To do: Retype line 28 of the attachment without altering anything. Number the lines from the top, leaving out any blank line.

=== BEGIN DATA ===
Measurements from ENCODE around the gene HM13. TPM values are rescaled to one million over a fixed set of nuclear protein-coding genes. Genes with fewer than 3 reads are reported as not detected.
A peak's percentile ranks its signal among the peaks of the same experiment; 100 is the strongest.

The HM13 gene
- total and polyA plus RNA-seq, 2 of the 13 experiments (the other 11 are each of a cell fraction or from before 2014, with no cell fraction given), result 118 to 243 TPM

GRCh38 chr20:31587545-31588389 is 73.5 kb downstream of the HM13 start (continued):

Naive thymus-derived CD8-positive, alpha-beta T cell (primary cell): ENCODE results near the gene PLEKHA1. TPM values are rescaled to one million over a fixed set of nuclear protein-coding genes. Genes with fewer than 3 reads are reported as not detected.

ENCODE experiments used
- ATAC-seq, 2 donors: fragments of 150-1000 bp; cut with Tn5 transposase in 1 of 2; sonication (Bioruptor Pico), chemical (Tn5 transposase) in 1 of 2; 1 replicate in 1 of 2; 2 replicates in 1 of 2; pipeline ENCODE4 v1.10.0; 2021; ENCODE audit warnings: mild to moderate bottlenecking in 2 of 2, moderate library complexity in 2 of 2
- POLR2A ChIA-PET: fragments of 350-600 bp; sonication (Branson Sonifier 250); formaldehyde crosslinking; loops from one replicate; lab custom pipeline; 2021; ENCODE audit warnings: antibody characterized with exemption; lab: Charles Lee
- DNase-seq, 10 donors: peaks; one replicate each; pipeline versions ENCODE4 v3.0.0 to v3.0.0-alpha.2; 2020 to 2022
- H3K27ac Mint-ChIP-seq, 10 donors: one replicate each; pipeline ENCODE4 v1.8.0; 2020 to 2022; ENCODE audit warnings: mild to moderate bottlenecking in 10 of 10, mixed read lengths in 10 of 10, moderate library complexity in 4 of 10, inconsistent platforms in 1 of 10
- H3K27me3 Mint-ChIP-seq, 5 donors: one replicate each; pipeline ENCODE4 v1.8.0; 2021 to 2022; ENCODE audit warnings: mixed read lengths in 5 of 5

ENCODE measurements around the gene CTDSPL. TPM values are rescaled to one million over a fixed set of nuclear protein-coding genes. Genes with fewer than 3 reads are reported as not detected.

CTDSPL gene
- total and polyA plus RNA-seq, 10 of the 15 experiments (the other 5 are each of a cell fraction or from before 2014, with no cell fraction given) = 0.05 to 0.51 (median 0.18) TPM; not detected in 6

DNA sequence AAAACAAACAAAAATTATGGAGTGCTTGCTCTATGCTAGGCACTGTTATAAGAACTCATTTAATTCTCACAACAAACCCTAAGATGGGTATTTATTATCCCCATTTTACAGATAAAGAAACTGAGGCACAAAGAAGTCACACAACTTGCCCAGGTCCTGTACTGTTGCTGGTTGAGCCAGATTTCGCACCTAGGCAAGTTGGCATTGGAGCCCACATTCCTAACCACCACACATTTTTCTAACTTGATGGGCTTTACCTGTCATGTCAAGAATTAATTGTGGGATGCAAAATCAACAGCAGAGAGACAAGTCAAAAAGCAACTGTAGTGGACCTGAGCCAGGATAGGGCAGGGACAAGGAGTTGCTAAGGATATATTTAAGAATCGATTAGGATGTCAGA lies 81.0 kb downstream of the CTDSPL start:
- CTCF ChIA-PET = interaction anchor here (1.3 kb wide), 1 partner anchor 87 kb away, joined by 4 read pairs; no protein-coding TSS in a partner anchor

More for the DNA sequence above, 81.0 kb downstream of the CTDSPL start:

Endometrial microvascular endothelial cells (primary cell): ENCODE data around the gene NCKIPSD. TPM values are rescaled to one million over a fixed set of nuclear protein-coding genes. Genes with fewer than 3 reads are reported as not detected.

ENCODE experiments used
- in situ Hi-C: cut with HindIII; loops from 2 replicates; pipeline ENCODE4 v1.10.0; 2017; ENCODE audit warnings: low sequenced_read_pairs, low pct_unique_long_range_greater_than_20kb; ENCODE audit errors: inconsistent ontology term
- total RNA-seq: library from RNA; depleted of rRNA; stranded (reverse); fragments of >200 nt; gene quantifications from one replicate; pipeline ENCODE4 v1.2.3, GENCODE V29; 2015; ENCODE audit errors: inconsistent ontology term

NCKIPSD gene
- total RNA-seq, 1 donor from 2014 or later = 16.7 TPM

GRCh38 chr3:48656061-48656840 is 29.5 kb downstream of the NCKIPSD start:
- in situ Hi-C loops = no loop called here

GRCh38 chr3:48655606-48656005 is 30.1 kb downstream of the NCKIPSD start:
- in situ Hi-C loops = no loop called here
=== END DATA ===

- in situ Hi-C loops = no loop called here